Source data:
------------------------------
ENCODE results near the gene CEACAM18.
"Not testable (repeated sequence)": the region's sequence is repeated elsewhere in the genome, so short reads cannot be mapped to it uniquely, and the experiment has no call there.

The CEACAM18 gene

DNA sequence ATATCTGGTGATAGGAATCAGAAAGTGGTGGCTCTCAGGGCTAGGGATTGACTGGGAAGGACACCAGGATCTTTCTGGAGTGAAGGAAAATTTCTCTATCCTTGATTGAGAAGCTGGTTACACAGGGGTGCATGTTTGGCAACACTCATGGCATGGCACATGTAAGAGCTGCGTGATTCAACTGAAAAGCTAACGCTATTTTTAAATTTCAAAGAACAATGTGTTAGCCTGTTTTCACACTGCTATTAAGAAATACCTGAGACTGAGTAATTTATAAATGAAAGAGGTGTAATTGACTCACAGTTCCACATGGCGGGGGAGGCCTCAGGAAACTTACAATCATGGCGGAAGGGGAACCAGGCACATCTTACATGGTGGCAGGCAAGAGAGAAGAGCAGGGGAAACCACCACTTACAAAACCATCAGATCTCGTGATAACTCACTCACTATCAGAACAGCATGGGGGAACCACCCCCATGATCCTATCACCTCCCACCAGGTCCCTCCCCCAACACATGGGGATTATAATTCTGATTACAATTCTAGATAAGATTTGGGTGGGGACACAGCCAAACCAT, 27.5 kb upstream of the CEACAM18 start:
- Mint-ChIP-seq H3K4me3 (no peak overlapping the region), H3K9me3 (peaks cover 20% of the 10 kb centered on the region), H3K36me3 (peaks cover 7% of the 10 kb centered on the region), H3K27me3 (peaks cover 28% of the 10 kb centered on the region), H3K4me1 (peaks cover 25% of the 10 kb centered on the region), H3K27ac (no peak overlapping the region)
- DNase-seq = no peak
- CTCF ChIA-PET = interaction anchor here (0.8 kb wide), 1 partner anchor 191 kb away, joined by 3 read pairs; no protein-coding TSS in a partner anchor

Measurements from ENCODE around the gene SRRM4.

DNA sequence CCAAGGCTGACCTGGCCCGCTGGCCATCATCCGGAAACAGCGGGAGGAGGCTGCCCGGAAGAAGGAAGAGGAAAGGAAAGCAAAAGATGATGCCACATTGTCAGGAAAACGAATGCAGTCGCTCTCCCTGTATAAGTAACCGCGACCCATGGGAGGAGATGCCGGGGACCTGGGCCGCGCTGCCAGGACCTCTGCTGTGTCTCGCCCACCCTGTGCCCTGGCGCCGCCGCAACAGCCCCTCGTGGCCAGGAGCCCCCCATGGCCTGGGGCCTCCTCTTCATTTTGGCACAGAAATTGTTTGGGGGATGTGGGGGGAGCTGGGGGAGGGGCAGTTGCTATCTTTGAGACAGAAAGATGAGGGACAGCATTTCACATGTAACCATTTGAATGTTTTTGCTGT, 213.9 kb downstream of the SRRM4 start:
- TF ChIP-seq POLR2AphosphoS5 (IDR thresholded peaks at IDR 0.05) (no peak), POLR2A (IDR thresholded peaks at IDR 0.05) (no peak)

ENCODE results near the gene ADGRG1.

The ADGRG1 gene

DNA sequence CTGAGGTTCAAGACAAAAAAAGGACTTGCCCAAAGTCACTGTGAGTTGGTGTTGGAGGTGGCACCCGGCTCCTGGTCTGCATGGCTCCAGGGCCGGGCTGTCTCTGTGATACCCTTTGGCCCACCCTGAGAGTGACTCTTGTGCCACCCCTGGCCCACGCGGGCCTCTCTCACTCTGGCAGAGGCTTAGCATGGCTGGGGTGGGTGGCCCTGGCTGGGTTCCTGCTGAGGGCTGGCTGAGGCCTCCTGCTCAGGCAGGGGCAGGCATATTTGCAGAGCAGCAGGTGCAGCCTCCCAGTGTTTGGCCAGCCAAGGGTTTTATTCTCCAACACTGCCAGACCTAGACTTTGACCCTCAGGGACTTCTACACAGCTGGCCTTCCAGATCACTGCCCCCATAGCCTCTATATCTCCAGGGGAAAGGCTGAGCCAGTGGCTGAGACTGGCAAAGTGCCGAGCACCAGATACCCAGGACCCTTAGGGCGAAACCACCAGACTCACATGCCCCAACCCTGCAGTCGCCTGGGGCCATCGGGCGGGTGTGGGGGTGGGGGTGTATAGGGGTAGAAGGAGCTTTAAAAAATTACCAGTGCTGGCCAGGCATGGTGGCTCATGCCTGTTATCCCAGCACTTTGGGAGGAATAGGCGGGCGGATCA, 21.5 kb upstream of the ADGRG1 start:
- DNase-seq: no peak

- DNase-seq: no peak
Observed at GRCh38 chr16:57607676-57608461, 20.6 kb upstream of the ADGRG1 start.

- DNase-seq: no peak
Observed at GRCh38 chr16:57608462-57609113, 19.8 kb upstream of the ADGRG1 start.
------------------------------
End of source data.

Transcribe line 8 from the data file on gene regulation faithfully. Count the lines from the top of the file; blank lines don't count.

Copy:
Measurements from ENCODE around the gene SRRM4.